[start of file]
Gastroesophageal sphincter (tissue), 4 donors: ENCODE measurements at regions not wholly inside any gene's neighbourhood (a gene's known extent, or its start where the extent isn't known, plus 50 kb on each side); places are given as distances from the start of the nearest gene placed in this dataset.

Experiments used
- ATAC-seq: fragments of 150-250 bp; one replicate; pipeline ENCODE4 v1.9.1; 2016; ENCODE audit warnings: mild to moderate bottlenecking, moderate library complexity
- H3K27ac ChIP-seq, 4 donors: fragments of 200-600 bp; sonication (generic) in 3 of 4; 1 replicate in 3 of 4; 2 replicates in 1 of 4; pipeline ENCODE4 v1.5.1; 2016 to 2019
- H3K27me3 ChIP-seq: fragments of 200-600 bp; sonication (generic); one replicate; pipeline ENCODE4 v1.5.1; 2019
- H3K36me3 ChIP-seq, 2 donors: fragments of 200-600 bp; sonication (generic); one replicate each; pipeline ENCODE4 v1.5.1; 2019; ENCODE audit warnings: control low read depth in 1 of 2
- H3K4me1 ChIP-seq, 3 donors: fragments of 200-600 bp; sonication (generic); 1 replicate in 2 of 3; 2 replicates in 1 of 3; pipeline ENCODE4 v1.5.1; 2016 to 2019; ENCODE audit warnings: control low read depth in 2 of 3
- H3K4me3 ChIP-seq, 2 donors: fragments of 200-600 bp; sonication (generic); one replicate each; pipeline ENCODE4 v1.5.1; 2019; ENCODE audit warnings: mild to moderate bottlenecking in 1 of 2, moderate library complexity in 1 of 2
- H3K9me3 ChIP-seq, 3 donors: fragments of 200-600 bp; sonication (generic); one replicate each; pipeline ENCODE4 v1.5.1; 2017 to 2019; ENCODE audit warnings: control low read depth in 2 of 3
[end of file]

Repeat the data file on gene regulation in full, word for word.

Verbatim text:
Gastroesophageal sphincter (tissue), 4 donors: ENCODE measurements at regions not wholly inside any gene's neighbourhood (a gene's known extent, or its start where the extent isn't known, plus 50 kb on each side); places are given as distances from the start of the nearest gene placed in this dataset.

Experiments used
- ATAC-seq: fragments of 150-250 bp; one replicate; pipeline ENCODE4 v1.9.1; 2016; ENCODE audit warnings: mild to moderate bottlenecking, moderate library complexity
- H3K27ac ChIP-seq, 4 donors: fragments of 200-600 bp; sonication (generic) in 3 of 4; 1 replicate in 3 of 4; 2 replicates in 1 of 4; pipeline ENCODE4 v1.5.1; 2016 to 2019
- H3K27me3 ChIP-seq: fragments of 200-600 bp; sonication (generic); one replicate; pipeline ENCODE4 v1.5.1; 2019
- H3K36me3 ChIP-seq, 2 donors: fragments of 200-600 bp; sonication (generic); one replicate each; pipeline ENCODE4 v1.5.1; 2019; ENCODE audit warnings: control low read depth in 1 of 2
- H3K4me1 ChIP-seq, 3 donors: fragments of 200-600 bp; sonication (generic); 1 replicate in 2 of 3; 2 replicates in 1 of 3; pipeline ENCODE4 v1.5.1; 2016 to 2019; ENCODE audit warnings: control low read depth in 2 of 3
- H3K4me3 ChIP-seq, 2 donors: fragments of 200-600 bp; sonication (generic); one replicate each; pipeline ENCODE4 v1.5.1; 2019; ENCODE audit warnings: mild to moderate bottlenecking in 1 of 2, moderate library complexity in 1 of 2
- H3K9me3 ChIP-seq, 3 donors: fragments of 200-600 bp; sonication (generic); one replicate each; pipeline ENCODE4 v1.5.1; 2017 to 2019; ENCODE audit warnings: control low read depth in 2 of 3